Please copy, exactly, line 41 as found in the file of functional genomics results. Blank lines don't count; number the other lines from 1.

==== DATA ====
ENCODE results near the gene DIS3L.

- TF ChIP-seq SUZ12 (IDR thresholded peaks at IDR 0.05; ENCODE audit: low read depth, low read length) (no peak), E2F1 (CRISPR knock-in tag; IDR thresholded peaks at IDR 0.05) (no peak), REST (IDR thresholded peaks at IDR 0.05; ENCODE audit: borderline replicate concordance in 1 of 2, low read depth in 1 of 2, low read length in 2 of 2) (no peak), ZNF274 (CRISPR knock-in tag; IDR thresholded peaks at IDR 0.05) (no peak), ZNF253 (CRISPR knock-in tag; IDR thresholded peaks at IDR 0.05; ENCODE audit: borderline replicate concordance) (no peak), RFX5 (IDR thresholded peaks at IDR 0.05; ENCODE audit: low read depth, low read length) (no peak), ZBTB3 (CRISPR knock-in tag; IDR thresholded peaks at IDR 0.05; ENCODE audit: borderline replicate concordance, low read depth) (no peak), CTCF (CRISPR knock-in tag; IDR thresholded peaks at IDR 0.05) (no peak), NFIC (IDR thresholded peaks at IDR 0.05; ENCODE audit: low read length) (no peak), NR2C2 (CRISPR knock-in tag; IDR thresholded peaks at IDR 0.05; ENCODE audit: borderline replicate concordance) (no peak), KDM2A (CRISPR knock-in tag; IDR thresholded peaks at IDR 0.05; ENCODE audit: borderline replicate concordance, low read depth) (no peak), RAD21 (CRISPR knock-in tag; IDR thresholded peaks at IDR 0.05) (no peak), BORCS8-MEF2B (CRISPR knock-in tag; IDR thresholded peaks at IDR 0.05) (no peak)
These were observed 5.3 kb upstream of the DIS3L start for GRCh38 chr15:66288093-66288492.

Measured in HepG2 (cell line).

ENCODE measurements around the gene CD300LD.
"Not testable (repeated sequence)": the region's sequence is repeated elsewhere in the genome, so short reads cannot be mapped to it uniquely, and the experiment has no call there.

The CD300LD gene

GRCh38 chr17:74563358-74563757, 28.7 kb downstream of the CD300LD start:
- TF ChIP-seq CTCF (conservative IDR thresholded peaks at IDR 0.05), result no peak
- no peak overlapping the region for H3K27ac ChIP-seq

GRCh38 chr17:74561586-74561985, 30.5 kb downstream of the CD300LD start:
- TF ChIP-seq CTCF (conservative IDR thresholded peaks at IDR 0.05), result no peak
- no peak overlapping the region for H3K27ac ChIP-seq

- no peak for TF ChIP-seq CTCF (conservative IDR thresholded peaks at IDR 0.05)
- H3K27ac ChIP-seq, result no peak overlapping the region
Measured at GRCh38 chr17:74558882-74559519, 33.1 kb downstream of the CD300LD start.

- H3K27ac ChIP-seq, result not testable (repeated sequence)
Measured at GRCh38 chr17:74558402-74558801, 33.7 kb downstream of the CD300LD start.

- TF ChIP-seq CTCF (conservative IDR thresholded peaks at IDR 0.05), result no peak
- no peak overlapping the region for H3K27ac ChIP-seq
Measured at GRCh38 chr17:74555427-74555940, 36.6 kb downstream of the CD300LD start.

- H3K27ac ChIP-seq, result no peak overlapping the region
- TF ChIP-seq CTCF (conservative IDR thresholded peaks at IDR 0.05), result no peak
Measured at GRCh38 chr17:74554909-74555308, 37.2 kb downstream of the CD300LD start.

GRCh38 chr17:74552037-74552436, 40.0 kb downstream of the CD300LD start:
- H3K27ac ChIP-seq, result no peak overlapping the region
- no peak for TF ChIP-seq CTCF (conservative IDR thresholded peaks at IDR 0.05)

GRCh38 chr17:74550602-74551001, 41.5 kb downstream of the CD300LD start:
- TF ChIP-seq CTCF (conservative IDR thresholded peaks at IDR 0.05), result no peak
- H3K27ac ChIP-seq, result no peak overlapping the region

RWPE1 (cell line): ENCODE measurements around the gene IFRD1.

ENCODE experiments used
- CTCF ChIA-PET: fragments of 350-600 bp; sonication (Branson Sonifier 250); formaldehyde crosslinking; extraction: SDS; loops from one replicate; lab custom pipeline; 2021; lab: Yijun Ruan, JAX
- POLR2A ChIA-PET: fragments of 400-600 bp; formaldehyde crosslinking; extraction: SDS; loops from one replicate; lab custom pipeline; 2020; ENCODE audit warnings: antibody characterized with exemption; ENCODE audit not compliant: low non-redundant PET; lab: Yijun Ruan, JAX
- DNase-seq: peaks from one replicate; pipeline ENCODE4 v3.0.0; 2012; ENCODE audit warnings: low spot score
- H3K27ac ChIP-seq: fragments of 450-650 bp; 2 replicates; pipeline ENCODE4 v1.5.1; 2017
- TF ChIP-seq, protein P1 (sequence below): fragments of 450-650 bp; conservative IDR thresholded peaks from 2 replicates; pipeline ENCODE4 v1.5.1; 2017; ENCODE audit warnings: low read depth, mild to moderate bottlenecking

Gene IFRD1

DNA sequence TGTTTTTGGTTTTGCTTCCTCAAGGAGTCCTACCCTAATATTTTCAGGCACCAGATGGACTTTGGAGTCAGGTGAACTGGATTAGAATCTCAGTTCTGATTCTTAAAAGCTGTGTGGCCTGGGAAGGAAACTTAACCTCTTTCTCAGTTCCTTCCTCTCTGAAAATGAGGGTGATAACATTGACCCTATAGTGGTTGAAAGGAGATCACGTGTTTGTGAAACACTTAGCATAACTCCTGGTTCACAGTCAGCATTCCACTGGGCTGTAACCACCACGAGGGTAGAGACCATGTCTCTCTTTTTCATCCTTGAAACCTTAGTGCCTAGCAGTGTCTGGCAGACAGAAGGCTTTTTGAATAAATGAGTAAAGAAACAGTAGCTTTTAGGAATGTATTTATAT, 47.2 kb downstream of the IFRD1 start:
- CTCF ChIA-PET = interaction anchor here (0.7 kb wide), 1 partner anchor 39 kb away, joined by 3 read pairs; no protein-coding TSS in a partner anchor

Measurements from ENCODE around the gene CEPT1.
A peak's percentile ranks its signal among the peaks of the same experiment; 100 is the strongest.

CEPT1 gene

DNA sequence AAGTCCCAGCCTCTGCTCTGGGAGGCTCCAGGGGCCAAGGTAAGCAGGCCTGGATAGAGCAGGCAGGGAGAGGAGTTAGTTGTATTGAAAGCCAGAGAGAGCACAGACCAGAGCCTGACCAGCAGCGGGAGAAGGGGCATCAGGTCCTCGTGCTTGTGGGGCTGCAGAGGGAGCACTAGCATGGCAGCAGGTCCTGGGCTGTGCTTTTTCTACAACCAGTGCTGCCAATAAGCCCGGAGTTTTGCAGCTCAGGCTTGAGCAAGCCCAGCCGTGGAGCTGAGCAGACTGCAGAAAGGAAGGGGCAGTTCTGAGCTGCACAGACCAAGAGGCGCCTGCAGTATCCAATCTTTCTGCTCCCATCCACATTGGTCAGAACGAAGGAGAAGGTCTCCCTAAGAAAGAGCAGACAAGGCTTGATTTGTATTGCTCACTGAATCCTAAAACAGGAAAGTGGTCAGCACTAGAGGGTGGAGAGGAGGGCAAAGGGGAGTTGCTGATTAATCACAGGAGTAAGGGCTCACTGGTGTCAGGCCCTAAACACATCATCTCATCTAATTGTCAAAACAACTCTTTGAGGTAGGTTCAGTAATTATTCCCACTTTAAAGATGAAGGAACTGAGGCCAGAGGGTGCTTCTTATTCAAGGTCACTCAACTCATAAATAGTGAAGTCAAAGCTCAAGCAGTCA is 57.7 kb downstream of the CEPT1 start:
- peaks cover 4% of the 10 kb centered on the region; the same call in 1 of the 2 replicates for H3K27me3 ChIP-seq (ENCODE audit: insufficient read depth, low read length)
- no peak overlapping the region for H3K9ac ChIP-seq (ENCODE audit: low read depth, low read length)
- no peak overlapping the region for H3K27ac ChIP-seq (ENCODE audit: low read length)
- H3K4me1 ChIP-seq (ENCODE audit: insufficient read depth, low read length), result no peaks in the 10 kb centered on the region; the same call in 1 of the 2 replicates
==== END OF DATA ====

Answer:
Measurements from ENCODE around the gene CEPT1.